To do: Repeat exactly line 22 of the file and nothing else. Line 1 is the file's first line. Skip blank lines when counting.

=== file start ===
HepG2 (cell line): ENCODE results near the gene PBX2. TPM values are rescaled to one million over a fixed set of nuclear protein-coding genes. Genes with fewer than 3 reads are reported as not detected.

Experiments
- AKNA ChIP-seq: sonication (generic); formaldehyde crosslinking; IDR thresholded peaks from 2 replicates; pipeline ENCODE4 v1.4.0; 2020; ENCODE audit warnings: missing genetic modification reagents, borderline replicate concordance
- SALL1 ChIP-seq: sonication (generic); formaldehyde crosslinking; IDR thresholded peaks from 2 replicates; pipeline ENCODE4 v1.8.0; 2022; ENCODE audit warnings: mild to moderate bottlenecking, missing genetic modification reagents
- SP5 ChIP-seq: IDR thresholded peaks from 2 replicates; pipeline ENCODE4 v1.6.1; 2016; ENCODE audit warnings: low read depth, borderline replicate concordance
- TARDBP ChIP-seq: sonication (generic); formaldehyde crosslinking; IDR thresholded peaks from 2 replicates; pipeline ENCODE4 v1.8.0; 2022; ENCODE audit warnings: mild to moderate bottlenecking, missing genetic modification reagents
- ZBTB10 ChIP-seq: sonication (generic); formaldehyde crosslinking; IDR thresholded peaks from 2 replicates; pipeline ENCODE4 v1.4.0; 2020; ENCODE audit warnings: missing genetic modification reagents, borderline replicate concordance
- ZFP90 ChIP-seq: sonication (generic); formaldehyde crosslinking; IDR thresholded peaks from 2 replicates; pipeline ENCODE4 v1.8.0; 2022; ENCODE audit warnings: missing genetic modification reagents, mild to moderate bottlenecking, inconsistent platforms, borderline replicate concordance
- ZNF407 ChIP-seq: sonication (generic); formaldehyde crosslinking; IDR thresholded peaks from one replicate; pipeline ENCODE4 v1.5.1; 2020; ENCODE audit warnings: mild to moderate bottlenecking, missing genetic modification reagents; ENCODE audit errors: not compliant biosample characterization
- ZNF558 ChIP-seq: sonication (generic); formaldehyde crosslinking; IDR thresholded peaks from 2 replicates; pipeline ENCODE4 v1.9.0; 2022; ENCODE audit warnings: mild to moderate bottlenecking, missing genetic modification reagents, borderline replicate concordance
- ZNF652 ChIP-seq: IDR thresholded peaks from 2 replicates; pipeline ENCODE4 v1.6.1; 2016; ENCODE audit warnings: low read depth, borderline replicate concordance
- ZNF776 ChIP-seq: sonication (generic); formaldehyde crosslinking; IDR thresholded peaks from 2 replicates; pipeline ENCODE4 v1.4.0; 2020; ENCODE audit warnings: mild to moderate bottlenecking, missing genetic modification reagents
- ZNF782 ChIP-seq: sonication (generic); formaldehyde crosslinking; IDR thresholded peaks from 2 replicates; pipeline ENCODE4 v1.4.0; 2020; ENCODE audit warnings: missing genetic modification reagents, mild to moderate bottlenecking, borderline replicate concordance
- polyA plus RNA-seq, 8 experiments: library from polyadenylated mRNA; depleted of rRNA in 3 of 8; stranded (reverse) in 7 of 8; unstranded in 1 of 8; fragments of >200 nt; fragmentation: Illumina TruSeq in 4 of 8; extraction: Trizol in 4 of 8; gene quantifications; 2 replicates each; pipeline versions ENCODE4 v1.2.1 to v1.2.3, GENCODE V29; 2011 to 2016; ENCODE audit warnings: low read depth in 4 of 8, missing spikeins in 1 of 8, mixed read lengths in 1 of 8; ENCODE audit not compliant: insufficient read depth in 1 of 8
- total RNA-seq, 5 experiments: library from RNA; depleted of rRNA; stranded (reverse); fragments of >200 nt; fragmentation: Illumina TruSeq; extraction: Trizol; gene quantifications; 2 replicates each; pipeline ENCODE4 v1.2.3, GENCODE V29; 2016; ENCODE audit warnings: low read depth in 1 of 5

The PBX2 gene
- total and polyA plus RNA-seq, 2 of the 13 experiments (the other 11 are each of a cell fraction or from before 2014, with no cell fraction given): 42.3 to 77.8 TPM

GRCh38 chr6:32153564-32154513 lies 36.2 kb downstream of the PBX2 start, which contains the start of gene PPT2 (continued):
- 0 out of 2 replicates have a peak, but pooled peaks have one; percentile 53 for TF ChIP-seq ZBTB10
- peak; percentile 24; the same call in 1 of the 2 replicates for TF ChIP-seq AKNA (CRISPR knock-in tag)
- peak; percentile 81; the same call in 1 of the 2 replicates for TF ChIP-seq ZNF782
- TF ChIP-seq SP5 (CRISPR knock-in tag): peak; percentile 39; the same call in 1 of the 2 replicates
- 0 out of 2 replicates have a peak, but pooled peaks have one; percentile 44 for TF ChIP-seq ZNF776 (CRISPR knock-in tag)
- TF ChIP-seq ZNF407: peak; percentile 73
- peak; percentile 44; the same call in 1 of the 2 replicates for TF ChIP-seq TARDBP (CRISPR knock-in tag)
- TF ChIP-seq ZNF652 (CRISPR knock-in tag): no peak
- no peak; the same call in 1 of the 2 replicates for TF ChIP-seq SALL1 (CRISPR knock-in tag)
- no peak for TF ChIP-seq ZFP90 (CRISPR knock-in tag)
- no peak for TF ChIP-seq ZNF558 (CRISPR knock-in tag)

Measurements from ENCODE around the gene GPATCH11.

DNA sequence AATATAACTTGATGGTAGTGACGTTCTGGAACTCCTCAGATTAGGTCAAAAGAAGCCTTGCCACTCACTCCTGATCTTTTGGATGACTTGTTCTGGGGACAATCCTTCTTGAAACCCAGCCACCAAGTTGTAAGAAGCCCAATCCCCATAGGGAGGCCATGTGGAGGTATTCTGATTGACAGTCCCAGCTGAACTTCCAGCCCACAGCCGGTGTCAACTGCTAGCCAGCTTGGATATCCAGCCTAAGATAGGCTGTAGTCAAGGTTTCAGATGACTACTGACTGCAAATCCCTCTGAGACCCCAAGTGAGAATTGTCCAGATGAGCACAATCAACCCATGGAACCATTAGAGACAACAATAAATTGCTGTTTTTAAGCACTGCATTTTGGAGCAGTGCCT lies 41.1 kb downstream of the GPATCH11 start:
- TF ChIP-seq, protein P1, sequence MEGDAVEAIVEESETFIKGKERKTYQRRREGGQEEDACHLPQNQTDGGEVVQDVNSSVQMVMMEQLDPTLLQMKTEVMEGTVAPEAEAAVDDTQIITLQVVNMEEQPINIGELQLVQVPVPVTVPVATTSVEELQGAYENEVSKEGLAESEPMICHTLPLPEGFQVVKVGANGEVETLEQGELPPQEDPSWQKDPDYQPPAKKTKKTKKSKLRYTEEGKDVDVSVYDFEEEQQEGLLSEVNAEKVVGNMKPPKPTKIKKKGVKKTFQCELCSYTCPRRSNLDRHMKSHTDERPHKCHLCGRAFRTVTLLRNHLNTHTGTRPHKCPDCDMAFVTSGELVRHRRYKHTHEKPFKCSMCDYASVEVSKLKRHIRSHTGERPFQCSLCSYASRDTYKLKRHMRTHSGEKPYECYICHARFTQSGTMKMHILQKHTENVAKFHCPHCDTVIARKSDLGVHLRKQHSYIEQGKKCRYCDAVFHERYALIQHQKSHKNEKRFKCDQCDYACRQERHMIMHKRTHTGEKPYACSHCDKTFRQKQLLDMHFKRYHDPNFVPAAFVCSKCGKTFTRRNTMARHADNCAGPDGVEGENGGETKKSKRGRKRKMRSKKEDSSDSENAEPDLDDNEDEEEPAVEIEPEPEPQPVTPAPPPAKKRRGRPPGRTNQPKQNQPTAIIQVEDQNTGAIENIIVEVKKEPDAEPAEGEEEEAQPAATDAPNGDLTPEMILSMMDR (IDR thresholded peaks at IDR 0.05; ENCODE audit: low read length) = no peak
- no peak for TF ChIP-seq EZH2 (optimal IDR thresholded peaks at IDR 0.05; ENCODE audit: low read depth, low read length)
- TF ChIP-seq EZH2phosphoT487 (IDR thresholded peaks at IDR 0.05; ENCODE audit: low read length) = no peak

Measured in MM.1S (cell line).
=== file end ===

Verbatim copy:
- TF ChIP-seq SP5 (CRISPR knock-in tag): peak; percentile 39; the same call in 1 of the 2 replicates